The imperative to reduce emissions is driven by the North Sea Transition Deal agreed between industry and the government in March of 2021. As a result, the North Sea Transition Authority launched "The Decarbonisation competition for the electrification of offshore oil and gas installations", working with BEIS, to fund technical and commercial studies on offshore electrification in the UK North Sea. With the benefit of this support, the Orcadian consortium has developed an off-grid, or microgrid, approach to platform electrification.
The microgrid solution proposed by Orcadian delivers a practical and achievable solution, which will enable Operators to exceed the emission reduction commitments outlined in the North Sea Transition Deal. The key benefits of the Orcadian solution are:
- Emissions reductions - approaching an 80% reduction for offshore facilities.
- Lower costs - saving almost $2 billion and more than 25% cheaper than the power from the UK grid option, when capital and ten years of operating costs are included, for a subset of platforms.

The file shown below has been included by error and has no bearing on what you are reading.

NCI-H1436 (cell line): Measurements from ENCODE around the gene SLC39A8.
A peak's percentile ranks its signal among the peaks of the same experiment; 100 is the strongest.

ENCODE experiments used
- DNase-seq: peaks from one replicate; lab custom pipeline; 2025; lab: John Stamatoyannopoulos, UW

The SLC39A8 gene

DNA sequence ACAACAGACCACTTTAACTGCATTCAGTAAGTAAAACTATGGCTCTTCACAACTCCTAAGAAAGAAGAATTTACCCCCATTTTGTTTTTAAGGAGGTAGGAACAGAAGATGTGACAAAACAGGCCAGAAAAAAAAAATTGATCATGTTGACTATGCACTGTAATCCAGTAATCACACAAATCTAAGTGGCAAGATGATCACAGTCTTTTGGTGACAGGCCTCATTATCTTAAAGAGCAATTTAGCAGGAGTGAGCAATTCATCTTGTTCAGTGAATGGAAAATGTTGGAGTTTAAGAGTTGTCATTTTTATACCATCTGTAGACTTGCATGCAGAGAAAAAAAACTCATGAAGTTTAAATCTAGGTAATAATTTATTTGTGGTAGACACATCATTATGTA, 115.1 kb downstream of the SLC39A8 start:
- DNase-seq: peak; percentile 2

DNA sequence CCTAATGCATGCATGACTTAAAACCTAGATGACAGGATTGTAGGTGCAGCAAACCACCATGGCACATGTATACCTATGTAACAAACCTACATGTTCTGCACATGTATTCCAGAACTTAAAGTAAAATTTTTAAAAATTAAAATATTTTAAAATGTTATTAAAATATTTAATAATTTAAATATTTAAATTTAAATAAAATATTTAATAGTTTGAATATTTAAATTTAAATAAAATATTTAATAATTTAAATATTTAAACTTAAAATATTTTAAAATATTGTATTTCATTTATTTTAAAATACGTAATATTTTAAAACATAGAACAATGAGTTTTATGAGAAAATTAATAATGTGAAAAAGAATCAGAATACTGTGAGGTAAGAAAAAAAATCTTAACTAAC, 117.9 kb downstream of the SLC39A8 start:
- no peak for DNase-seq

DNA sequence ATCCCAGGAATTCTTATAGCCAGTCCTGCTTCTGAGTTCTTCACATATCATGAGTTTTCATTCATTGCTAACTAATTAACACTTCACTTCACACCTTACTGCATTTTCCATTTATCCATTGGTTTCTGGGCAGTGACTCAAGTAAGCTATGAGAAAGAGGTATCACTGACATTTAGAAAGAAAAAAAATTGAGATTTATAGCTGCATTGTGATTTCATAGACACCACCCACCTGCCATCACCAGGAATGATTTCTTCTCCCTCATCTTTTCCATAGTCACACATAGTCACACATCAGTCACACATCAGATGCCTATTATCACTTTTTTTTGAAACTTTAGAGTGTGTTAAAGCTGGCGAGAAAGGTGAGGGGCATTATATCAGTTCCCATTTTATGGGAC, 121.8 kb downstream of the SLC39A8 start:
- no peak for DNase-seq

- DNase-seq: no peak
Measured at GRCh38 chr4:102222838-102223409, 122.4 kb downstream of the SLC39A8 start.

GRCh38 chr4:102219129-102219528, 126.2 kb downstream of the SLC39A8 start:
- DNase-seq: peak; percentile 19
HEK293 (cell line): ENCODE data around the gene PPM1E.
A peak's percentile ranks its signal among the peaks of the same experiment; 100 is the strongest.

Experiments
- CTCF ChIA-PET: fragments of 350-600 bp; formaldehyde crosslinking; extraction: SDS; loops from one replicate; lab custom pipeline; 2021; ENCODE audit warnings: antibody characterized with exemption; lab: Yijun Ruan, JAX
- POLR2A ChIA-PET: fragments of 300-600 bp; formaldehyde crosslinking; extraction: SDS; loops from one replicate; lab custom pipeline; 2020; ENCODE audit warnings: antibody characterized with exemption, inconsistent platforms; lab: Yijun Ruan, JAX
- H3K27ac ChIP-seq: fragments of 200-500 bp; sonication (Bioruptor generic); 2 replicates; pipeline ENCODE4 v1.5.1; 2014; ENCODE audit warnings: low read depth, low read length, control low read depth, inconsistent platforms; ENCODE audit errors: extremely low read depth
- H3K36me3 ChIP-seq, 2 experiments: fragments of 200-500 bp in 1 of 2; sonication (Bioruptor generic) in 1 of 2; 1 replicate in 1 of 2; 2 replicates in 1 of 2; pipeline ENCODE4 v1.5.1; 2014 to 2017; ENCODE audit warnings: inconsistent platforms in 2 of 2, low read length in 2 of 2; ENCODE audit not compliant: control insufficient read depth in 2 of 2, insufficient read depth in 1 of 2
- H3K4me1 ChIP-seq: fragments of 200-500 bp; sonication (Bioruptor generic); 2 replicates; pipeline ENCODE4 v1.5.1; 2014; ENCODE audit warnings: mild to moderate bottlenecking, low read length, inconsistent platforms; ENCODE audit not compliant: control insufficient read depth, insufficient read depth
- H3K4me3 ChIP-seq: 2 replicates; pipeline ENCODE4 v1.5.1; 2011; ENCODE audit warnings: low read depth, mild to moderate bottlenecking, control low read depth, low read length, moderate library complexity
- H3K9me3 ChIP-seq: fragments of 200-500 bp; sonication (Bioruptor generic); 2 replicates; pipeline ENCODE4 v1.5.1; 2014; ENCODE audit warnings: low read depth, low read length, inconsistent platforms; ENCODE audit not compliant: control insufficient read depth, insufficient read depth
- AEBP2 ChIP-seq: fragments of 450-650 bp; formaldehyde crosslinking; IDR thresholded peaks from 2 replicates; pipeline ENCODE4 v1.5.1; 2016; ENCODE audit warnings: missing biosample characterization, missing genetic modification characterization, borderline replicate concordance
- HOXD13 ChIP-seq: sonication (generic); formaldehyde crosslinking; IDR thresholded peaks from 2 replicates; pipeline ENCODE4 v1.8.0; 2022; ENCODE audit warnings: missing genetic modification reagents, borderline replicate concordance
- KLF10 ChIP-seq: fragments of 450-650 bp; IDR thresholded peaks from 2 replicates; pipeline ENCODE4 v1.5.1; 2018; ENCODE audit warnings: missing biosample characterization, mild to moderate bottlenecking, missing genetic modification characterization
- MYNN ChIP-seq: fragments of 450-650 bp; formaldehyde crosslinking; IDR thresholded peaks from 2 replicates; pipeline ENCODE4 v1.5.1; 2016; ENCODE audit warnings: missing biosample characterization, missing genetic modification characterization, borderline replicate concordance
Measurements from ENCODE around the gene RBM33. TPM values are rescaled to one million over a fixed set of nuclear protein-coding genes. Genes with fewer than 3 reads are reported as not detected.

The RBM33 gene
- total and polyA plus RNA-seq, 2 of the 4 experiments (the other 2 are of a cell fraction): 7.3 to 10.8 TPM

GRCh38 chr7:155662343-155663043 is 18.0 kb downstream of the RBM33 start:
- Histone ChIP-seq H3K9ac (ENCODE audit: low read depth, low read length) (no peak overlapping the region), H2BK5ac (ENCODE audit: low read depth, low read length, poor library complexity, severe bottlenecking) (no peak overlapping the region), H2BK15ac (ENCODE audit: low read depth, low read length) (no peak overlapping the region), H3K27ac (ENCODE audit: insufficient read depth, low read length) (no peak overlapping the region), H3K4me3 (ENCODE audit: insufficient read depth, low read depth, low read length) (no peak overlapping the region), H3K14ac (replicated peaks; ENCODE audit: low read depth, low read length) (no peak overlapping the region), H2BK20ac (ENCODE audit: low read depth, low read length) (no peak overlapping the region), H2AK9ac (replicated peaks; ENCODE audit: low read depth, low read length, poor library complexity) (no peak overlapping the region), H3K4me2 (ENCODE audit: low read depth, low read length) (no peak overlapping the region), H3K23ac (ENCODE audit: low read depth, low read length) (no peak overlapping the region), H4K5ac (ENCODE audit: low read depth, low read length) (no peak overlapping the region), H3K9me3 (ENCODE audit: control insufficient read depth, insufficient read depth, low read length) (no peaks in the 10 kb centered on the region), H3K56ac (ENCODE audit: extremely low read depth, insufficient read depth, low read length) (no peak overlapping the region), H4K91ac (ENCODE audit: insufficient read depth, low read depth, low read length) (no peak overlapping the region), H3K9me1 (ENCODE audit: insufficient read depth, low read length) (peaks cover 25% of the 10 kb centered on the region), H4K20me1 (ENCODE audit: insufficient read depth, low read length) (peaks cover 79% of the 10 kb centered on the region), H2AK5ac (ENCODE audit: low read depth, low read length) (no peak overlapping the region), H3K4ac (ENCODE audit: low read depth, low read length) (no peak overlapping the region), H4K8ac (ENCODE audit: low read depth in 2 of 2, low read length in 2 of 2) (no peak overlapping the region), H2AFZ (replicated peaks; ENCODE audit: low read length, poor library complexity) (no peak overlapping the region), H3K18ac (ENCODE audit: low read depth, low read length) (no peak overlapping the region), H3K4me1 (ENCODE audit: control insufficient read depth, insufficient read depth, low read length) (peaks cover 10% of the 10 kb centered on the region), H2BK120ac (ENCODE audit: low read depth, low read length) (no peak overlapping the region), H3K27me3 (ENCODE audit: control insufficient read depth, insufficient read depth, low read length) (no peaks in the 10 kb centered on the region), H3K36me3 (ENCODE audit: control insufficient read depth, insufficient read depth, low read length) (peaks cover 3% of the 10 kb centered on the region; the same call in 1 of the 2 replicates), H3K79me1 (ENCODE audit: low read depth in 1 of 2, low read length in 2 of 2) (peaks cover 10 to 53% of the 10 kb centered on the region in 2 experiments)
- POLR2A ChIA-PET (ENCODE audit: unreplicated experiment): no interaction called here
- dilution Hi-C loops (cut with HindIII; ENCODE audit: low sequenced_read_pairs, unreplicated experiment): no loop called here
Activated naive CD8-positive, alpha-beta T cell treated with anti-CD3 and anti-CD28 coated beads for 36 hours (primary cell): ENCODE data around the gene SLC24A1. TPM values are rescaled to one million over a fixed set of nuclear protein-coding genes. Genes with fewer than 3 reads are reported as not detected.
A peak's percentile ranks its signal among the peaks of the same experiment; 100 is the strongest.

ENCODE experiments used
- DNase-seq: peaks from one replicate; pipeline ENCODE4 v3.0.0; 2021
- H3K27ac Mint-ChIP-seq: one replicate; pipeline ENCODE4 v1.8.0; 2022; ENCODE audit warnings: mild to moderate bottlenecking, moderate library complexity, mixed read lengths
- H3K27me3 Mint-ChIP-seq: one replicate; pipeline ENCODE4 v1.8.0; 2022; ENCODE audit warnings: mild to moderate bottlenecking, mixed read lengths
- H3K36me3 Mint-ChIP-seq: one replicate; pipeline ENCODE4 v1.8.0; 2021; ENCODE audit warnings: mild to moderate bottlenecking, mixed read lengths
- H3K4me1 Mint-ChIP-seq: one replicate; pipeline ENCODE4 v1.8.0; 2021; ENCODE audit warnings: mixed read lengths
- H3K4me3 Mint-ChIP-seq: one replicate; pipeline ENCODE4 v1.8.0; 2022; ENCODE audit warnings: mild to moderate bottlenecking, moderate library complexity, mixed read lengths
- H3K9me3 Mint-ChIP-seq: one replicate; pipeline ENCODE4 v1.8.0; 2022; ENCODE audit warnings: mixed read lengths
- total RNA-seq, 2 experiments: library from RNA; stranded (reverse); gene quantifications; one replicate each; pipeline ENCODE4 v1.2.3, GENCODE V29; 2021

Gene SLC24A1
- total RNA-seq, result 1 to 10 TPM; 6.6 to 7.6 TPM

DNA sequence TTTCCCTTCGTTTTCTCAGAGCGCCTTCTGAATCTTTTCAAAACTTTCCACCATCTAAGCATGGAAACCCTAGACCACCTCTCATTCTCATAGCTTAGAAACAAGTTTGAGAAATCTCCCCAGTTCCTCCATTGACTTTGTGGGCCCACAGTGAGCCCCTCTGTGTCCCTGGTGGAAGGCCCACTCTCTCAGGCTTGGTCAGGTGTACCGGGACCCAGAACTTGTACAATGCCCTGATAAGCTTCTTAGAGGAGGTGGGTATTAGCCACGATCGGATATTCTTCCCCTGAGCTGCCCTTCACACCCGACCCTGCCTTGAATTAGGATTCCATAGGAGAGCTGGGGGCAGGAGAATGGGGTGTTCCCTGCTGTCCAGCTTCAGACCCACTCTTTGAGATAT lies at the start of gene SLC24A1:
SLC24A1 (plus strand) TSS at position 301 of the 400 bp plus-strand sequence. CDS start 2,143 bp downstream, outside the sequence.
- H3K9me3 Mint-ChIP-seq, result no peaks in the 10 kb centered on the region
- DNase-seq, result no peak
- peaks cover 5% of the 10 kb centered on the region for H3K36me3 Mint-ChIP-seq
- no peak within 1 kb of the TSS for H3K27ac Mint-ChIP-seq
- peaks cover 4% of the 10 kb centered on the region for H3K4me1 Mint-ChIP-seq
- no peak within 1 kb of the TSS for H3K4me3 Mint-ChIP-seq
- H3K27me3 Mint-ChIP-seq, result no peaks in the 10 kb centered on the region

- A practical way for operators to meet their North Sea Transition Deal commitments in terms of both the emission reduction targets and timeframe.
- Deliverable quickly, and in phases, which allows a staged deployment with a steadily improving reduction in emissions.
- Opportunities for re-use or redeployment - provides legacy infrastructure for the grid and/or other users.
This study set out to design and describe a viable, reliable, off-grid option for powering North Sea platforms. We believe the scenario we describe can be more effective and cost substantially less than a cable from shore: it will deliver an earlier, deeper cut to emissions and may enable mature fields to keep producing longer, maximising recovery, and enhancing energy security.
We have included a comparison of the costs of the microgrid solution we propose, with a power from shore option for a cluster of Central Graben fields. However, we appreciate that making a direct comparison is difficult given the limited information we have on those platforms operations.